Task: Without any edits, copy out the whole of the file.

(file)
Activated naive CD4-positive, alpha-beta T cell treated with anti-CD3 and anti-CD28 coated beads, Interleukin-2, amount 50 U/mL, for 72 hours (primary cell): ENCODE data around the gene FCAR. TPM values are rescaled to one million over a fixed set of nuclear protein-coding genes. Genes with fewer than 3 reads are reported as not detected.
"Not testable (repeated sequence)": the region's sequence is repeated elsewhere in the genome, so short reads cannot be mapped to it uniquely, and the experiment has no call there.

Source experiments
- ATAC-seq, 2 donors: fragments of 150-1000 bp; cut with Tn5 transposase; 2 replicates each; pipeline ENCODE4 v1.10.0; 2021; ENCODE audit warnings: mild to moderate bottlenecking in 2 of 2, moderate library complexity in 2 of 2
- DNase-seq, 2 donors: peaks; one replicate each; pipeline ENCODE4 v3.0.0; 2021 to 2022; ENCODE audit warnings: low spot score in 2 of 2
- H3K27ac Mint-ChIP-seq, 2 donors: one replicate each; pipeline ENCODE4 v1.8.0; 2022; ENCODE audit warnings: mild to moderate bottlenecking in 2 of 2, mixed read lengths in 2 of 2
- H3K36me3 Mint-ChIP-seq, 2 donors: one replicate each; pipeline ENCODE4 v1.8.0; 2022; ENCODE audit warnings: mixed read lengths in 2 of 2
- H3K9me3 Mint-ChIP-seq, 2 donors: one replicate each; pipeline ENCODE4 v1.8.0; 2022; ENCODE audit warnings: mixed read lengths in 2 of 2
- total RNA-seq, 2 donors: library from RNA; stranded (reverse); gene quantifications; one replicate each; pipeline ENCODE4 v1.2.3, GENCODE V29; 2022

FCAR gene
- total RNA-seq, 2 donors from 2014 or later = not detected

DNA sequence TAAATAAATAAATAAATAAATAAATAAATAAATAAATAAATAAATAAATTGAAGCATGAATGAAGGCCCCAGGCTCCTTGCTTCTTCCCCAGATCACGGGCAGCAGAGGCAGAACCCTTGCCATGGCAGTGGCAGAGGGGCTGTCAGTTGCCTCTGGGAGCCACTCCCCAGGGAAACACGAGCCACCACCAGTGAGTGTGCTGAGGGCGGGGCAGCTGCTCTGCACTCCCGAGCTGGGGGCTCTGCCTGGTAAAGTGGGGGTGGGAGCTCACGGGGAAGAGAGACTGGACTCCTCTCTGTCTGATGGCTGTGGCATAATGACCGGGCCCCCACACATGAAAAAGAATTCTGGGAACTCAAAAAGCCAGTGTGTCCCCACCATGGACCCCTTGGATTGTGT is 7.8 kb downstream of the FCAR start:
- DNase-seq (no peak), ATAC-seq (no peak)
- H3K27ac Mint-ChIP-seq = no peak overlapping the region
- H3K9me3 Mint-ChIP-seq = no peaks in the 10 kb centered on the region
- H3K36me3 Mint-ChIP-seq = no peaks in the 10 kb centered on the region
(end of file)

Activated naive CD4-positive, alpha-beta T cell treated with anti-CD3 and anti-CD28 coated beads, Interleukin-2, amount 50 U/mL, for 72 hours (primary cell): ENCODE data around the gene FCAR. TPM values are rescaled to one million over a fixed set of nuclear protein-coding genes. Genes with fewer than 3 reads are reported as not detected.
"Not testable (repeated sequence)": the region's sequence is repeated elsewhere in the genome, so short reads cannot be mapped to it uniquely, and the experiment has no call there.

Source experiments
- ATAC-seq, 2 donors: fragments of 150-1000 bp; cut with Tn5 transposase; 2 replicates each; pipeline ENCODE4 v1.10.0; 2021; ENCODE audit warnings: mild to moderate bottlenecking in 2 of 2, moderate library complexity in 2 of 2
- DNase-seq, 2 donors: peaks; one replicate each; pipeline ENCODE4 v3.0.0; 2021 to 2022; ENCODE audit warnings: low spot score in 2 of 2
- H3K27ac Mint-ChIP-seq, 2 donors: one replicate each; pipeline ENCODE4 v1.8.0; 2022; ENCODE audit warnings: mild to moderate bottlenecking in 2 of 2, mixed read lengths in 2 of 2
- H3K36me3 Mint-ChIP-seq, 2 donors: one replicate each; pipeline ENCODE4 v1.8.0; 2022; ENCODE audit warnings: mixed read lengths in 2 of 2
- H3K9me3 Mint-ChIP-seq, 2 donors: one replicate each; pipeline ENCODE4 v1.8.0; 2022; ENCODE audit warnings: mixed read lengths in 2 of 2
- total RNA-seq, 2 donors: library from RNA; stranded (reverse); gene quantifications; one replicate each; pipeline ENCODE4 v1.2.3, GENCODE V29; 2022

FCAR gene
- total RNA-seq, 2 donors from 2014 or later = not detected

DNA sequence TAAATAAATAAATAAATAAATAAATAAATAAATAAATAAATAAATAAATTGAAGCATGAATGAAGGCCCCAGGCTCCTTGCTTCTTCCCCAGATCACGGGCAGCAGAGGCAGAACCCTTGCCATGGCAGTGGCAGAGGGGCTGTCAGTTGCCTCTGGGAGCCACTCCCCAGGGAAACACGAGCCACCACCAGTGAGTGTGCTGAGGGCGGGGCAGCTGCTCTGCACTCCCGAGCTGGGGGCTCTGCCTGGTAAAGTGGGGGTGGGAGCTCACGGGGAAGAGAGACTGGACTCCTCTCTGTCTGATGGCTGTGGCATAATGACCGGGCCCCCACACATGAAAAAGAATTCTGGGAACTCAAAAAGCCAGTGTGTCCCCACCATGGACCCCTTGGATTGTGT is 7.8 kb downstream of the FCAR start:
- DNase-seq (no peak), ATAC-seq (no peak)
- H3K27ac Mint-ChIP-seq = no peak overlapping the region
- H3K9me3 Mint-ChIP-seq = no peaks in the 10 kb centered on the region
- H3K36me3 Mint-ChIP-seq = no peaks in the 10 kb centered on the region